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Funding Circle stops investors making loan choices

Peer-to-peer lending platform will no longer allow investors to choose which businesses to lend to and will spread their cash across a portfolio of companies.

Funding Circle stops investors making loan choices

Peer-to-peer lending platform Funding Circle will no longer allow investors to choose which businesses to lend to and will instead spread their cash across a portfolio of companies.

Funding Circle, which has loaned £2.5 billion to small businesses since launch in 2010, says it will no longer allow ‘manual investing’ where investors choose which companies they wanted to back.

The platform said there were ‘some drawbacks’ to investing in this way, with investors finding the options confusing and the process unfair as some investors struggled to access the businesses they wanted to lend to.

‘Many investors do not currently benefit from lending to all types of businesses,’ the lender said in an update. ‘Currently some investors find it difficult to access [the most popular loans]. We want to ensure investors lending through Funding Circle have an equal chance of accessing all loans, and earn the best possible return.’

Manual investing also means that investors are not spreading their money across a range of business and are ‘not fully diversified and are at risk of having a negative lending experience’, the company said.

The new investment strategy will see investors’ money pooled and invested across a variety of loans, following in the business models of rival P2P platforms RateSetter and Zopa.

Investors will be able to choose one of two new lending options based on their risk preference.

A ‘balanced’ portfolio will lend to a range of businesses with credit ratings between A+ and E. Funding Circle estimates its projected return will be 7.5% a year after fees and bad debt.

The second option is a ‘conservative’ portfolio that will invest in businessed with higher credit ratings of A+ and A. Its projected annual return is said to be 4.8% after fees and bad debt.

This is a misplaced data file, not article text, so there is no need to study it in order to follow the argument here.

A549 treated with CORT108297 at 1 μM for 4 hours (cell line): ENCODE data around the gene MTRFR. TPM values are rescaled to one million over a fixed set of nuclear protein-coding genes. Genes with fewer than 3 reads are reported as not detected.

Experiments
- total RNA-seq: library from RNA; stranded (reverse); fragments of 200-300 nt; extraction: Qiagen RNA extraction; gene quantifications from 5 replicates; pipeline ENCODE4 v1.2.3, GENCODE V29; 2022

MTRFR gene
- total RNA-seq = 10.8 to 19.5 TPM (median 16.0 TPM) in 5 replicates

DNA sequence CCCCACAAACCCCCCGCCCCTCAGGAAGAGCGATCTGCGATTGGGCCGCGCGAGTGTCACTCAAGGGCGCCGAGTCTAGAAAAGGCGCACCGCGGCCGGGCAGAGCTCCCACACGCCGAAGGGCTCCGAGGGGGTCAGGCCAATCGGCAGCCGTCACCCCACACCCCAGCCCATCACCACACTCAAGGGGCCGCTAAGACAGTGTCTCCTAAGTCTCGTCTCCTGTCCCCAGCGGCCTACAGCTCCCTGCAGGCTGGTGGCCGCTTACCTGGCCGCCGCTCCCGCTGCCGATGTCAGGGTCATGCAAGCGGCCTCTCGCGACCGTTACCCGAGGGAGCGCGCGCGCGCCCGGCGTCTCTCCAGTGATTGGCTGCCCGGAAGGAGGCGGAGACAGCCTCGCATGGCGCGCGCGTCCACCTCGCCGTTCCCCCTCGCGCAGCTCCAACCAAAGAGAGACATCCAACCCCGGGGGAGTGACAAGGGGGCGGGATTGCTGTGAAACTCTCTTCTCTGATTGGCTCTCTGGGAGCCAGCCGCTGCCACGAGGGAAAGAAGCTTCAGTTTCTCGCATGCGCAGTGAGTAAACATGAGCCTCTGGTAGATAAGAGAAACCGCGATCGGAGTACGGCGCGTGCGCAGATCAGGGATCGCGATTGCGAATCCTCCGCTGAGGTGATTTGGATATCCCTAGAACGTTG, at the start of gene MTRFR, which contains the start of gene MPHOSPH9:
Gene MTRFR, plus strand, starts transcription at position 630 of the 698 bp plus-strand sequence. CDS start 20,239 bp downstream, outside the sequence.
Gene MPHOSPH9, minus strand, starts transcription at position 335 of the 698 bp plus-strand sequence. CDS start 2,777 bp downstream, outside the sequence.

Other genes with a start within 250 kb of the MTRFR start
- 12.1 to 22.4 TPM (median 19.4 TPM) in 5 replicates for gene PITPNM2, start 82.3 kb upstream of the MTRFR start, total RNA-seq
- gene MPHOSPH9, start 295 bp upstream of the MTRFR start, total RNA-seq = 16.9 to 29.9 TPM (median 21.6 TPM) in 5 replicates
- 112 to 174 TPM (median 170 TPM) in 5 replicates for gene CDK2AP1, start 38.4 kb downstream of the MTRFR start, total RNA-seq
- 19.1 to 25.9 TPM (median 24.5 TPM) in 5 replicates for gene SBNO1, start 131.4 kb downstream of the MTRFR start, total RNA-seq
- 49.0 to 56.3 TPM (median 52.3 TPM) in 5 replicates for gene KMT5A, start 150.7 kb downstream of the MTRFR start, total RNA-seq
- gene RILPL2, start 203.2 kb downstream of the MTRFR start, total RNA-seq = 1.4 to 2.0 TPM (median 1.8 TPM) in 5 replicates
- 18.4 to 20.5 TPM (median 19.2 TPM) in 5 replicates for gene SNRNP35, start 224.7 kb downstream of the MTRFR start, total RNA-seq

The changes will affect new lending from 18 September and after this date investors will only be able to select one of the two options.

Currently investors who loan money regularly through the platform’s ‘Autobid’ facility will be automatically transitioned into one of the portfolios based on their current risk settings.

‘We will email you separately by 25 August to let you know which option we plan to transfer you to. If you don’t want to be transferred over to a lending option, you can pause lending by logging into your Funding Circle account and turning Autobid off,’ said the lender.

Those who do not use Autobid will be forced to choose a portfolio option before being allowed to continue investing, Funding Circle said.




4 comments so far. Why not have your say?

Stephen B.

Aug 26, 2017 at 18:57

So this is no longer in fact peer-to-peer lending, it's investment in a fund managed by Funding Circle - and regulated how?

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Walter Plinge

Aug 28, 2017 at 12:48

The question about regulation is very much to the point. In effect this change makes Funding Circle a bank, as it alone will decide who borrows the funds and on what terms. Surely then it requires both PRA and FCA regulation.

It also turns lenders into buyers of asset-backed securities. The only choice will be between lower risk or full-spectrum risk. That isn't what I signed up for. As a result, I will stop new lending, and I'll withdraw my funds as they are repaid.

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Aug 29, 2017 at 17:23

@Stephen B Interesting point - I suspect they are arguing that investors are still holding bits of the individual debts - it's unlikely to be a compliant unit trust at this stage. The two further issues are that its starting to feel like a mini-me version of the CDOs that caused all the trouble back in 2007, and that you can no longer take an active stance in supporting business that benefit the environment or similar. I suspect it will lose some of its appeal as a consequence.

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Sep 27, 2017 at 07:43

I, for one, am unhappy with the direction Funding Circle is taking. I believe that I invested my money in an ethical manner in companies that I wished to support and that I felt were financially sound companies to invest in. Now, as stated here, it is now a managed fund. It may be still offering 7.5% return, but I am taking my money elsewhere. It is my money, to invest where I want to invest it and my risk to do so. I suspect that I am one amongst many.

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